What is Canada’s role at the UN, how effective is it, and how does the world view this country’s contribution to UN activities? These were some of the questions Ambassador John McNee, Canada’s permanent representative to the UN and a York alumnus, addressed at a public lecture titled "Canada at the UN", at York’s Glendon campus on Dec. 12.
McNee, who graduated from Glendon in 1973 with a BA in history, said the the UN’s traditional goal of peacekeeping is a fundamental element of Canada’s national identity, but there is a need for "facts not fervour" when evaluating the UN’s 60 years of activities and Canada’s participation in them.
Right: John McNee
"We need to examine not only whether Canada serves the UN well, but also how well the UN serves Canada," said McNee.
He explained that in a time of globalization, there is a fundamental need for global institutions such as the UN, which promotes democratic values, provides experience, expertise and infrastructure for managing major events, peacekeeping and peacemaking. He pointed to the importance of the UN’s participation in rescue missions after the 2004 Asian tsunami, in monitoring the threat of Asian flu and organizing top-level international discussions on climate change.
"The UN has an even more important role to play in the 21st century and the real question is whether it will measure up to this challenge," said McNee.
He described the fundamental purpose of the UN as four-fold: maintaining international peace and security; promoting social and economic development; supporting human rights issues and the rule of law; and overseeing and participating in new transnational issues, such as climate change and pandemics.
Right: Glendon Principal Kenneth McRoberts (left) with John McNee
In describing Canada’s reputation within the UN, McNee said Canada commands great respect among the participants. It is one of the founding members and a financial contributor at the level of $246 million per year or three per cent of the UN’s overall budget – an amount that is proportional to Canada’s GDP. More importantly, Canada is seen as constructive and useful in finding practical solutions to problems. Canada contributes important ideas and an unusually high proportion of outstanding people to the UN, including UN High Commissioner for Human Rights Louise Arbour and Daniel Bellemare, commissioner of the International Independent Commission and prosecutor of the special tribunal for Lebanon.
"It is not surprising that so many Canadians achieve such high positions [at the UN]," said McNee. "Canadians have important skills and an excellent education; they are bilingual, they have experience and the ability to work with others."
What Canada benefits in return for this service, is the ability to leverage the use of UN funds it contributes and the implementation of numerous Canadian ideas, which have become mainstays of UN activities. As an example, the creation of the UN’s Central Emergency Response Fund was a Canadian idea with $24 million as its base holdings. Replacing the old system of collecting money for aid during or after emergencies – uncertain in its scope and speed – the UN is now able to respond immediately and equitably when such a need arises. As the originator of this idea, Canada had influence in how this fund was shaped and defined. Canada also has influence on many other UN priorities in all of its activities.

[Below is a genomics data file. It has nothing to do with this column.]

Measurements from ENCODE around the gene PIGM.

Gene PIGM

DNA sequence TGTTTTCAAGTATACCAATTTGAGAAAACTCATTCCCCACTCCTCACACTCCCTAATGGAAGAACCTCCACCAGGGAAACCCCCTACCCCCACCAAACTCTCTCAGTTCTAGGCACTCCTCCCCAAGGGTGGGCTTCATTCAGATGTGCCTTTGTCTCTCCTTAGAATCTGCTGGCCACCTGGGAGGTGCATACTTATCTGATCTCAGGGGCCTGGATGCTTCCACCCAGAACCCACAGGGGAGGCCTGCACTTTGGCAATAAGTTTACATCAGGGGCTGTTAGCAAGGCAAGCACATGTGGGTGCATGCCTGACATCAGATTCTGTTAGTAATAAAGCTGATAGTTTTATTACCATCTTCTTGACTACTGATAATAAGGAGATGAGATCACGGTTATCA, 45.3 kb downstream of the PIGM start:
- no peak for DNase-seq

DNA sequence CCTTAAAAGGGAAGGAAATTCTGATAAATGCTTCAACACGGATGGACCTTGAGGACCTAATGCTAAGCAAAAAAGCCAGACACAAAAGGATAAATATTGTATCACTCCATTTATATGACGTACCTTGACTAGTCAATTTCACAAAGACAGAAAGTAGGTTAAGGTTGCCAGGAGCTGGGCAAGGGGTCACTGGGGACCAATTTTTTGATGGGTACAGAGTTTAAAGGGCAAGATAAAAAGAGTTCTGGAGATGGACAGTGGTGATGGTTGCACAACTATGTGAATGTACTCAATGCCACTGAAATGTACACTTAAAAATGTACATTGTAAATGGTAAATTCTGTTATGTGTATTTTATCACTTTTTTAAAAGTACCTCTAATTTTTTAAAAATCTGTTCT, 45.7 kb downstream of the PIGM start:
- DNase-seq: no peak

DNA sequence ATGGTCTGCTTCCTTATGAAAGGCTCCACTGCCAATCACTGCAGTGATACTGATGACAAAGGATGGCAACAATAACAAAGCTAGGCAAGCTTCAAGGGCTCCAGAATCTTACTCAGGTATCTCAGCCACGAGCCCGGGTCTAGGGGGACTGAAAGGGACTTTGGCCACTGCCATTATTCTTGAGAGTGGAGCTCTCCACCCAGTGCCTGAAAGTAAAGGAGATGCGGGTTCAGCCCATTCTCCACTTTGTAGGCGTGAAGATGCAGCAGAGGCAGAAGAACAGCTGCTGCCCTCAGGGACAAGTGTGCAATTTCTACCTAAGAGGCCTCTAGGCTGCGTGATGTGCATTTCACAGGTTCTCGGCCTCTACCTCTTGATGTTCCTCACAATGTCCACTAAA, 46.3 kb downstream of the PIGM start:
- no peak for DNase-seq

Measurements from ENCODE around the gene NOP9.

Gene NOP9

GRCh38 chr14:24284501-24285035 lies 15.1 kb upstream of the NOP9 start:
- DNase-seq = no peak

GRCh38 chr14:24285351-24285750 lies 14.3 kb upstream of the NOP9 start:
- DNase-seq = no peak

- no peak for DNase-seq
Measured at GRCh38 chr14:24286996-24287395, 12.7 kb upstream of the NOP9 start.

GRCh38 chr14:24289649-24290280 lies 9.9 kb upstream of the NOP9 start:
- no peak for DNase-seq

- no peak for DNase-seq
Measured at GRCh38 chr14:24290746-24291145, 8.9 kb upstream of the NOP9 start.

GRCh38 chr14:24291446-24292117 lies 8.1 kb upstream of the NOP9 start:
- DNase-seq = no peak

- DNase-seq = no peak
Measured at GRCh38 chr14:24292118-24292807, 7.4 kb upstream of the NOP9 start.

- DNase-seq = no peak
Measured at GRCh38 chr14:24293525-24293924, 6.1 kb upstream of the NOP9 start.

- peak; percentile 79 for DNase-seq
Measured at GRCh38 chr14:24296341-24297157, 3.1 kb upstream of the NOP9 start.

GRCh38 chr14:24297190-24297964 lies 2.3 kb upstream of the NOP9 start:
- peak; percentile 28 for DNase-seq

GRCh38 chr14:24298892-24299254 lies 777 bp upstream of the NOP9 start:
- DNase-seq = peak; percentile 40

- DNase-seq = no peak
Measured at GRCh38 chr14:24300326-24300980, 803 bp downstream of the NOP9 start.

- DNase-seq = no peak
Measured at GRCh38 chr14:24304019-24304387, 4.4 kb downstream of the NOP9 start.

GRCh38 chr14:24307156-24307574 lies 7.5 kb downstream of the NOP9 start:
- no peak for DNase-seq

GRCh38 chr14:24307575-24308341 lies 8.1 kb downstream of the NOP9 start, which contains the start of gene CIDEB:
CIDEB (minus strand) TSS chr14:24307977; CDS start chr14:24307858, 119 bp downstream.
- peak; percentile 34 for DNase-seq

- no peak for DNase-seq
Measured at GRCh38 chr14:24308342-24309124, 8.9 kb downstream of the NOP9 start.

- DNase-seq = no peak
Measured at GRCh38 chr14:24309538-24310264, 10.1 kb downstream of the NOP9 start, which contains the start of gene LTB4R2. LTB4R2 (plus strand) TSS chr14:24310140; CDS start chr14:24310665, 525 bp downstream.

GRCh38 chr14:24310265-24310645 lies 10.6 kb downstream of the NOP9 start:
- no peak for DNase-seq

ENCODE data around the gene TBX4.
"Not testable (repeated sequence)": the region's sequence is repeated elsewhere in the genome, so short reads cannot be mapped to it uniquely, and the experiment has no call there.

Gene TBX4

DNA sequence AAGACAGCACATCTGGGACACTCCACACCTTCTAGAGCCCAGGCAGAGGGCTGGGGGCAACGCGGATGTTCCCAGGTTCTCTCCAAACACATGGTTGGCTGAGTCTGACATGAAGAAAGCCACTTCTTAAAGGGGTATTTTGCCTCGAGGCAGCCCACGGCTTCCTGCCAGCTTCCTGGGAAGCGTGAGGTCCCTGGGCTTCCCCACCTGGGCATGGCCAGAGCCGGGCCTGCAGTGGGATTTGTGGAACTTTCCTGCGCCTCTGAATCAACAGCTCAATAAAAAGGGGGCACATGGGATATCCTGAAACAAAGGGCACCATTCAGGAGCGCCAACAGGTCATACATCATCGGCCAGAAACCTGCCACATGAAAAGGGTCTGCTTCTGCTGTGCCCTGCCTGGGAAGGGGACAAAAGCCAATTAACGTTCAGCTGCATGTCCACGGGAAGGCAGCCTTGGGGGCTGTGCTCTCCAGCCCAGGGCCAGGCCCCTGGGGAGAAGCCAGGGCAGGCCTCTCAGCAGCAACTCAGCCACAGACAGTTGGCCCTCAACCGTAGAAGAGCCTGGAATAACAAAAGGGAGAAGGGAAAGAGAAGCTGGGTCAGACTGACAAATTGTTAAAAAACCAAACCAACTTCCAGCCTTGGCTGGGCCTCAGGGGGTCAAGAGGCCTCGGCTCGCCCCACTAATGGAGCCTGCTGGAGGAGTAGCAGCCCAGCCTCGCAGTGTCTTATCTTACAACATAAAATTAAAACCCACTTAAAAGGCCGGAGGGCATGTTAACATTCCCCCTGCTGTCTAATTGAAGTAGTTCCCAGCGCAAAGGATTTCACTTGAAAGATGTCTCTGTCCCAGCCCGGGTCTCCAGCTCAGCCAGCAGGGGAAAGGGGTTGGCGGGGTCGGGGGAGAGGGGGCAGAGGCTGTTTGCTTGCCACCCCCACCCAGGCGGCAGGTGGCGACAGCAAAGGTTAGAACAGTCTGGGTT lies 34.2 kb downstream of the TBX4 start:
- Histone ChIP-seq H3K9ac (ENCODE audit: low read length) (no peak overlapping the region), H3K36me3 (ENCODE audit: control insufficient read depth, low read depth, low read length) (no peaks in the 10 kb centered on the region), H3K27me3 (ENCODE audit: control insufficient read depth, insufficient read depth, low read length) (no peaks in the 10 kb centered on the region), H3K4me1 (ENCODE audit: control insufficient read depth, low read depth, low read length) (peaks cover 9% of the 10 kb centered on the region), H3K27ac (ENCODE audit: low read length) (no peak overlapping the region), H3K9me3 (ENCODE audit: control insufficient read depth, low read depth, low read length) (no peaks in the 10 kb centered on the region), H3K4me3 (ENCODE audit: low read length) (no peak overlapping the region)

McNee closed his lecture by revisiting his question of whether or not the UN has the ability to measure up to today’s problems. In his view, the challenges facing Canada and the world today need international cooperation with the leadership of the UN and other international organizations.
Left: John McNee (left) and Professor Emeritus Albert Tucker, former principal of Glendon and McNee’s former history professor
"The UN has taken leadership in several transnational and global issues, notably on the topic of climate change," said McNee.
The UN, however, has many problems to overcome. Recent transnational problems have revealed deep tensions affecting the decisions made by the UN. McNee outlined the conflict between the old doctrine of countries protecting their sovereignty and the responsibility to protect populations where human rights do not prevail. There are deep divisions and significant disagreement over priorities between the developed and the developing member nations. There is also a "values" divide, with differences in interpretations on human rights and other major issues.
He also pointed out the difficulty in bringing 192 countries to a consensus, in particular, the major emitters of greenhouse gases.
"The UN can and should be the answer to the world’s current problems provided it can make the transition to 21st-century needs and restructure itself as a modern, effective organization," said McNee.
More about John McNee
As Canada’s permanent representative to the UN, John McNee has represented Canada in the General Assembly and before the Security Council since July 1, 2006. McNee was previously ambassador to Belgium and Luxembourg from 2004-2006. He joined the former Department of External Affairs in 1978 and served abroad in Madrid, London and Tel Aviv. From 1993-1997, he was ambassador to Syria and Lebanon from 1993-1995.
At Foreign Affairs in Ottawa, he served in the Policy Development Secretariat and in the Canada/United States Transboundary Division. He also served there as director of the personnel division and as director general for the Middle East, North Africa and Gulf States bureau. He was assistant deputy minister for Africa and Middle East from 2001-2004. McNee also served on Prime Minister Pierre Trudeau’s Task Force on International Peace and Security and at the Privy Council Office.
In additition to his York BA, McNee holds an MA (‘75) in history from Cambridge University. He was a Canada Scholar at Cambridge from 1973-1975.
Submitted to Y File by Glendon communications officer Marika Kemeny.